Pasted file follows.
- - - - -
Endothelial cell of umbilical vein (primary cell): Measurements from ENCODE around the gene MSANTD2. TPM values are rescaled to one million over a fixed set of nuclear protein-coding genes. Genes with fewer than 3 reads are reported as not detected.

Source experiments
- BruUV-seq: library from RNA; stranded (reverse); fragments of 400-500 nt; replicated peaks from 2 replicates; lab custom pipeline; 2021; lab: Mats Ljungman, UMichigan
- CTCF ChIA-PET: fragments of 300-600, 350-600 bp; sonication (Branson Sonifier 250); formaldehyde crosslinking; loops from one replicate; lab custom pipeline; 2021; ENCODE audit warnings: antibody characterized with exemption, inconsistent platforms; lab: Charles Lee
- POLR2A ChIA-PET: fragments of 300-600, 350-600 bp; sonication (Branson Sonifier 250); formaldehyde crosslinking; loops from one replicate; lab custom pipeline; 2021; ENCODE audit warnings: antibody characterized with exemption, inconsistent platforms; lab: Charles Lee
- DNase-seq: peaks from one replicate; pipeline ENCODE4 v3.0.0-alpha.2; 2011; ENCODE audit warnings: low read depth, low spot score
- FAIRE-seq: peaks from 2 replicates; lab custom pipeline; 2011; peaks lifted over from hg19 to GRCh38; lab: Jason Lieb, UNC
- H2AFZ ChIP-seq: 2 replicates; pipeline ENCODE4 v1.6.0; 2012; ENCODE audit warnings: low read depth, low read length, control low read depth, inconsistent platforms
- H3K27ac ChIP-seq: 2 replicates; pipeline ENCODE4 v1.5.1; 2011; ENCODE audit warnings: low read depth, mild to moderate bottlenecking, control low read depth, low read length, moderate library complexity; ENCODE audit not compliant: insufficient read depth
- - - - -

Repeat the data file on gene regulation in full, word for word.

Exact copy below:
Endothelial cell of umbilical vein (primary cell): Measurements from ENCODE around the gene MSANTD2. TPM values are rescaled to one million over a fixed set of nuclear protein-coding genes. Genes with fewer than 3 reads are reported as not detected.

Source experiments
- BruUV-seq: library from RNA; stranded (reverse); fragments of 400-500 nt; replicated peaks from 2 replicates; lab custom pipeline; 2021; lab: Mats Ljungman, UMichigan
- CTCF ChIA-PET: fragments of 300-600, 350-600 bp; sonication (Branson Sonifier 250); formaldehyde crosslinking; loops from one replicate; lab custom pipeline; 2021; ENCODE audit warnings: antibody characterized with exemption, inconsistent platforms; lab: Charles Lee
- POLR2A ChIA-PET: fragments of 300-600, 350-600 bp; sonication (Branson Sonifier 250); formaldehyde crosslinking; loops from one replicate; lab custom pipeline; 2021; ENCODE audit warnings: antibody characterized with exemption, inconsistent platforms; lab: Charles Lee
- DNase-seq: peaks from one replicate; pipeline ENCODE4 v3.0.0-alpha.2; 2011; ENCODE audit warnings: low read depth, low spot score
- FAIRE-seq: peaks from 2 replicates; lab custom pipeline; 2011; peaks lifted over from hg19 to GRCh38; lab: Jason Lieb, UNC
- H2AFZ ChIP-seq: 2 replicates; pipeline ENCODE4 v1.6.0; 2012; ENCODE audit warnings: low read depth, low read length, control low read depth, inconsistent platforms
- H3K27ac ChIP-seq: 2 replicates; pipeline ENCODE4 v1.5.1; 2011; ENCODE audit warnings: low read depth, mild to moderate bottlenecking, control low read depth, low read length, moderate library complexity; ENCODE audit not compliant: insufficient read depth